Wednesday, May 13, 2009

Butcher vs Meatcutter

As part of my introduction to a new class I compare the work and knowledge of a "butcher" to that of a "meatcutter" To those who are not familiar with these terms they may seem the same. Is not a meat cutter a butcher? The term butcher dates back to times when farmers brought live animals to the market and the butcher would need to select the best for their customers. Then the butcher would need to be able to conduct the slaughter and convert the parts of the carcass into salable meat. In the European guild system the butcher's guild was often a politacal voice in the town or village. They controlled a major part of commerce and could influence farmers and land owners to raise animals to their liking. The butcher's guild developed a system to renew itself by creating levels of skill that would place the cutter in a rank. This still continues in some European countries today even though it is not nearly as prominent as it once was. There are three categories, the apprentice, journeyman and master. The apprentice would work for a master for a number of years until graduating to journeyman. At this point the journeyman would work for a number of different shops and had a high level of skill. The journeyman could attend a school to earn their master degree whuich would typically take about two years. They would learn all facets of the industry including slaughter, selection of animals, food safety and disease detection. They may learn sausage, ham, smoking, curing and various preservation techniques. They would also receive a business education and understand profit margin etc.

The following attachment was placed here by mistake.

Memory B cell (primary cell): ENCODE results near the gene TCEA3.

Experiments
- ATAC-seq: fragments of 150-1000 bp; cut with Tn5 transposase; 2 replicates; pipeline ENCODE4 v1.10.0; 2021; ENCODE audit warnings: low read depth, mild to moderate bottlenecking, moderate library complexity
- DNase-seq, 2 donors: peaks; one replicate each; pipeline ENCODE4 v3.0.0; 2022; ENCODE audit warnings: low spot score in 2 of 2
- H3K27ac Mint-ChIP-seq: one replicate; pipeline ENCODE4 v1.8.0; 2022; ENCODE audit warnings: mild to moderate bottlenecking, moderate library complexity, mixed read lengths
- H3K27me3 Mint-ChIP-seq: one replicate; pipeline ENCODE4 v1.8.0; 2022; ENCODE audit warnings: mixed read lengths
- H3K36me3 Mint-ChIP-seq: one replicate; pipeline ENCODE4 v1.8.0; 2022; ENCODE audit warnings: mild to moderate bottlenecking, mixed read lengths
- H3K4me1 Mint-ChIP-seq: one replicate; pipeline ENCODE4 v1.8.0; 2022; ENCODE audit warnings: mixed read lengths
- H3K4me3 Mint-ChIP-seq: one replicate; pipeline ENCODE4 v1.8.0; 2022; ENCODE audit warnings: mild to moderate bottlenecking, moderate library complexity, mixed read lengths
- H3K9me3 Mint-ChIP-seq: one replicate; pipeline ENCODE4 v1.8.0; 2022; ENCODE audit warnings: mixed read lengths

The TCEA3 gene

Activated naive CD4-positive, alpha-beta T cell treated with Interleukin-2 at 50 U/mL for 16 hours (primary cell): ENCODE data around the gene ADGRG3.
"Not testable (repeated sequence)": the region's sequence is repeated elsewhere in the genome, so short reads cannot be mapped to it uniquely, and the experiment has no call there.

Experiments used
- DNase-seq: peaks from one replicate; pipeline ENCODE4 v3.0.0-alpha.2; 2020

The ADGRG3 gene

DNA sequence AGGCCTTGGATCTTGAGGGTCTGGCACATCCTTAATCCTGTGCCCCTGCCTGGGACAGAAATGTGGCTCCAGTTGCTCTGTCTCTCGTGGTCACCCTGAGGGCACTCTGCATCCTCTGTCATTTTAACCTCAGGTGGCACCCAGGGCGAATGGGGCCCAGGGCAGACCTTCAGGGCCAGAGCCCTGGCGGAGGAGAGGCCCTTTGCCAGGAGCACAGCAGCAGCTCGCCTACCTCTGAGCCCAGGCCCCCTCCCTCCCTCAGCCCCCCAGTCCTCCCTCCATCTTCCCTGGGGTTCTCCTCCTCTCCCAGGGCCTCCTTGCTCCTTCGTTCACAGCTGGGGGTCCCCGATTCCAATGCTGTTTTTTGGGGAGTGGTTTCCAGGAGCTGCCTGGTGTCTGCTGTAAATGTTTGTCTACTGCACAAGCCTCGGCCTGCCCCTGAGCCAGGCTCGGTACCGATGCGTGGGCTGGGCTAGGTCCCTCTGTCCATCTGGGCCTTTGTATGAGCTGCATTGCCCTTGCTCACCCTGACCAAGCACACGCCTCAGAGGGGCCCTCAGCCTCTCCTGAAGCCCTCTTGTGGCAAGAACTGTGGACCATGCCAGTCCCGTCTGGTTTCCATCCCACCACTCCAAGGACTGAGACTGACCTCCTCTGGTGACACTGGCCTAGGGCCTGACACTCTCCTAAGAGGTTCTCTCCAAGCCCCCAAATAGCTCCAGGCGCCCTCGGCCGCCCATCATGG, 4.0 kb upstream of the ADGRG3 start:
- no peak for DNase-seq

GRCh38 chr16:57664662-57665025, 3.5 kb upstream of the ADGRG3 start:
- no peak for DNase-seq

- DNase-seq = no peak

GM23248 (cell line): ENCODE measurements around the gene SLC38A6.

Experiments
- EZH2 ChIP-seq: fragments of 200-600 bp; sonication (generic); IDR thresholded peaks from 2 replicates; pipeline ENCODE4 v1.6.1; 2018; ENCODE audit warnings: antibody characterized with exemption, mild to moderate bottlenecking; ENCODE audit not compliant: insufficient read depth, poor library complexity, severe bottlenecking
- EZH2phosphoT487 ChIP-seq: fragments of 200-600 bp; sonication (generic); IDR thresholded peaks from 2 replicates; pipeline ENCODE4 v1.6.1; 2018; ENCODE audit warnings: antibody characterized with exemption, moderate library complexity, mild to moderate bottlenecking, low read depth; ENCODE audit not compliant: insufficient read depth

When the journeyman graduates they are considered a master butcher and can own a shop or slaughter facility. They also can hire apprentices. Only masters could teach the craft and continue all of the traditions. This sytem is still in place in some European countries today and the traditions are carried on even though there are now many meat cutters there as well.

A meat cutter on the other hand is more of a factory worker. They are highly skilled in one area of the industry. Maybe they remove striploins off of a primal cut all day and become very proficient but they don't really cut anything else.

The difference between a meatcutter and a butcher is similar to the relationship between the line cook and the chef. The line cook can be excellent at cooking a fine dish but the chef understands the entire process of putting that plate together.

There are many cooks out there that call themselves "chef" and the same goes for meat cutters.